The Examination Process Evolves
In 1953, with the election of its 34th president, Dwight David Eisenhower, the country entered a period of remarkable calm. Families moved to the suburbs, women transformed themselves from the well-muscled Rosie the Riveter of WWII to a more demur “kinder und kuchen” image, and the tranquilizer Miltown was introduced in 1955 for those who couldn’t make the transition to either the suburbs or the kitchen. For all sorts of reasons, the country entered a period of mellowness.
But not the ABP, which continued its evolution with a wide range of changes throughout the decade. Many focused on the examination process itself: According to a report written by Dr. Maynard Hine, in 1952 the Board determined that the order of examinations would be case reports, accompanied by color photographs, due February 1; written examination to be taken the same month; and oral examination.
In its February 1953 meeting, the Board decided on implementing a practical examination for those candidates whose case reports were accepted and who had passed the written portion. As Dr. Harold J. Leonard, secretary of the board at the time, explained in the Journal of Periodontology, “It has ...become apparent to the Board that the eight case reports plus the written examination and the oral interview and examination before the Board are not enough to screen out those who are mentally agile but manually and technically unfit. The ‘heavy handed that butcher their patients,’ or those so slow as to require twenty or more hours to do the work of three, may not be detected by these tests.” 1
The first clinical examination was held June 25-26 that year at Indiana University School of Dentistry, where Dr. Hine was dean. An all-day written examination was also instituted that year. The Board hoped that the practical exam would test the candidate’s technical proficiency and treatment of patients. It was decided to conduct the oral interview and examination at the same time, thereby eliminated the need for candidates to have yet another meeting with the Board.
Certifying exams were held at Indiana University and patients for the practical component came from the clinic of the University’s dental school. This was actually a two-day process: on the first day the candidate would thoroughly clean the patient’s teeth and on day two the actually surgery would be performed. While some on the Board expressed mixed feelings about the practical exam because of the circumstances under which it was performed, these concerns were overridden by the greater concern that candidates demonstrate their hands-on skills.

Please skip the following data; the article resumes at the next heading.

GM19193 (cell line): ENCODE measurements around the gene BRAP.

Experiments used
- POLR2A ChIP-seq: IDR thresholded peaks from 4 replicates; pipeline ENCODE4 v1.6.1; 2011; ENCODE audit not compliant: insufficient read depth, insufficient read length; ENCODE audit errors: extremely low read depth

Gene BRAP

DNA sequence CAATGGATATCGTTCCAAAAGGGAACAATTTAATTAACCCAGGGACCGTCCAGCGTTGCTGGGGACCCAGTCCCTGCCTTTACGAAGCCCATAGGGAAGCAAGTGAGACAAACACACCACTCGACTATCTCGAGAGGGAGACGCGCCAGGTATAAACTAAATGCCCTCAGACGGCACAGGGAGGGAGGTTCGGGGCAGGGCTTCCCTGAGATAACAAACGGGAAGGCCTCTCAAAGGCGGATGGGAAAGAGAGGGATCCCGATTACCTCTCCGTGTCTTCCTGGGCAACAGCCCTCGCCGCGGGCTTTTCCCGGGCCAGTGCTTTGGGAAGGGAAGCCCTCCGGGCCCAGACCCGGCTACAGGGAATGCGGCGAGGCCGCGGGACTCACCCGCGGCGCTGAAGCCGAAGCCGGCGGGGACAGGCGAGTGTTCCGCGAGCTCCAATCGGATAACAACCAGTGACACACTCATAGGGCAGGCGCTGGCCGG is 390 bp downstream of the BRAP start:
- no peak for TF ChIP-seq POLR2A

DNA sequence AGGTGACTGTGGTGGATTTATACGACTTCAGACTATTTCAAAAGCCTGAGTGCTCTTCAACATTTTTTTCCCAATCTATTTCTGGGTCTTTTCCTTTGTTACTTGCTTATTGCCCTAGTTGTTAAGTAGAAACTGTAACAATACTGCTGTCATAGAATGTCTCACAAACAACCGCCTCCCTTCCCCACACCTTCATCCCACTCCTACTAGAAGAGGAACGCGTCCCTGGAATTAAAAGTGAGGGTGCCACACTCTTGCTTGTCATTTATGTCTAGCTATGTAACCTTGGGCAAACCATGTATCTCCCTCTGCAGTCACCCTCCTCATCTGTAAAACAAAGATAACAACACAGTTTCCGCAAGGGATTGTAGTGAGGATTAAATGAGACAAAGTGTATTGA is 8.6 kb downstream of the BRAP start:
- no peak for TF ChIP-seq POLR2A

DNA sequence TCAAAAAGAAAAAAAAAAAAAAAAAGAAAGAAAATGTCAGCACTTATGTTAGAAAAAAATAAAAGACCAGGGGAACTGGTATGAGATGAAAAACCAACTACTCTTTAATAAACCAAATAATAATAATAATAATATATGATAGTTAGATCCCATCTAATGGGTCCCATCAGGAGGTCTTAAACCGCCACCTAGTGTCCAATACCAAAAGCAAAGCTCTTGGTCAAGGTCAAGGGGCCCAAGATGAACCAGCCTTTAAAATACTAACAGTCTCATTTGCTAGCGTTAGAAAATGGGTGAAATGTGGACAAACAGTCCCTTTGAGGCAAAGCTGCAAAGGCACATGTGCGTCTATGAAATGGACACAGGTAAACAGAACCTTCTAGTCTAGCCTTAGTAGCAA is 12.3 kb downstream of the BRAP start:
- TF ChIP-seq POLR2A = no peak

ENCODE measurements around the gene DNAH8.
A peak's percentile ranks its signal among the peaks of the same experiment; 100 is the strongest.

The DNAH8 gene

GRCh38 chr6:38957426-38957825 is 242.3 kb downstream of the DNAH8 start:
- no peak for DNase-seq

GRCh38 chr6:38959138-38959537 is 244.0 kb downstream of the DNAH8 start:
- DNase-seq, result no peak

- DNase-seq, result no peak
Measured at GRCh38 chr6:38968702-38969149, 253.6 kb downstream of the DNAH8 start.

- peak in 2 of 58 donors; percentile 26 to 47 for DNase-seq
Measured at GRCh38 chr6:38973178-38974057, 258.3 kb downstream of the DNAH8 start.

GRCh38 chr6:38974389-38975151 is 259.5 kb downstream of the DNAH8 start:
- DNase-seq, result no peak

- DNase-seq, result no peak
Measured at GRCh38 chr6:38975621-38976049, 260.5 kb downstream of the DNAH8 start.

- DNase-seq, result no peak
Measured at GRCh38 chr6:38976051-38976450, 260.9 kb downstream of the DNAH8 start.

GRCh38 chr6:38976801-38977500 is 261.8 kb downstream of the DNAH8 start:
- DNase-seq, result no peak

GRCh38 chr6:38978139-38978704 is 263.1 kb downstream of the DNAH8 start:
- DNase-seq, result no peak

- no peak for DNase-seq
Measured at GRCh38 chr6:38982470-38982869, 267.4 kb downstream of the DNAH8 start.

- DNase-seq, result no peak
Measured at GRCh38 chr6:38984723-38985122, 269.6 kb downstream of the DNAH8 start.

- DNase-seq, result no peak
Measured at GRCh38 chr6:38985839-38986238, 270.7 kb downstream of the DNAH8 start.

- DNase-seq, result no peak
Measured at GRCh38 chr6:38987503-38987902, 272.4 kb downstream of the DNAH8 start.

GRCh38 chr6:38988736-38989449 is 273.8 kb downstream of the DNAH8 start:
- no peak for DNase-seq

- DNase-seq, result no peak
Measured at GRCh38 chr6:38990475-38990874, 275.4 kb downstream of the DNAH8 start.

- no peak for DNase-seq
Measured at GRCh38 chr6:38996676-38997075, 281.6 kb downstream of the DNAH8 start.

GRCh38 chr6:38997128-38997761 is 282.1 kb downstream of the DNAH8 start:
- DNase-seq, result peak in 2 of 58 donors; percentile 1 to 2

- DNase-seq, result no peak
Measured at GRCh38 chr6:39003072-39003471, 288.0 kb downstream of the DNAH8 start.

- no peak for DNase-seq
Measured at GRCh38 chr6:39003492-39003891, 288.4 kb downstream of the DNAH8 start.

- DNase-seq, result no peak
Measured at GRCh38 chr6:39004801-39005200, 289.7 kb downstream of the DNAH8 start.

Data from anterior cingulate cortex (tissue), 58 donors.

Logistically, taking the exam was no easy task for candidates. During the 50s and into the 60s there were few practicing periodontists and most were flooded with patients. Taking time away from their practice to prepare and then actually go through the examination process was extremely difficult for most periodontists.
In matters of periodontal education, a two-year postgraduate educational requirement was adopted at the insistence of the Council of Dental Education of ADA, which wanted to make dental education more similar to that of medical specialties. The ABP was not so enthusiastic about the move, feeling that educational facilities were insufficiently developed to accommodate candidates. At the time six dental schools offered a two-year postgraduate or graduate course in periodontology and several others were known to be giving one-year courses that would soon develop into two-year programs.
“There were few post graduate programs in the 1950s,” says Dr. Robert Reeves. “Most periodontists learned the process through preceptorships.”
Nonetheless, in the fall of 1951 it was decided that persons who submitted applications for the boards after December 31, 1952, must have at least two academic years postgraduate periodontal education and three years of practice devoted primarily to periodontics.
In September 1953 the number of required case reports was also changed, lowered from eight to five (there seems to be no written record of when the number of case reports was increased from three to eight). It was also decided that the examination process would include case reports, written examination, clinical examination, and oral examination.
The demands on the Board were heavy. Noted Dr. H.J. Leonard in an article in the Journal of Periodontology: “The receipt of approximately one hundred and twenty applications between October 1 and January 1, meant the sending out of over a thousand letters to references, etc. in that time. The labor of evaluating educational qualifications for the number is also extremely heavy. Twenty-eight sets of case reports (eight each) have come in by Feb. 1. Each case report required two hours of study, on average, a total of four hundred forty-eight hours.” 2
Travel expenses continued to be a concern and placed pressure on the Board’s treasury. In the fall of 1952 the board increased fees for examinations to $200 and for re-examination of any step, $25.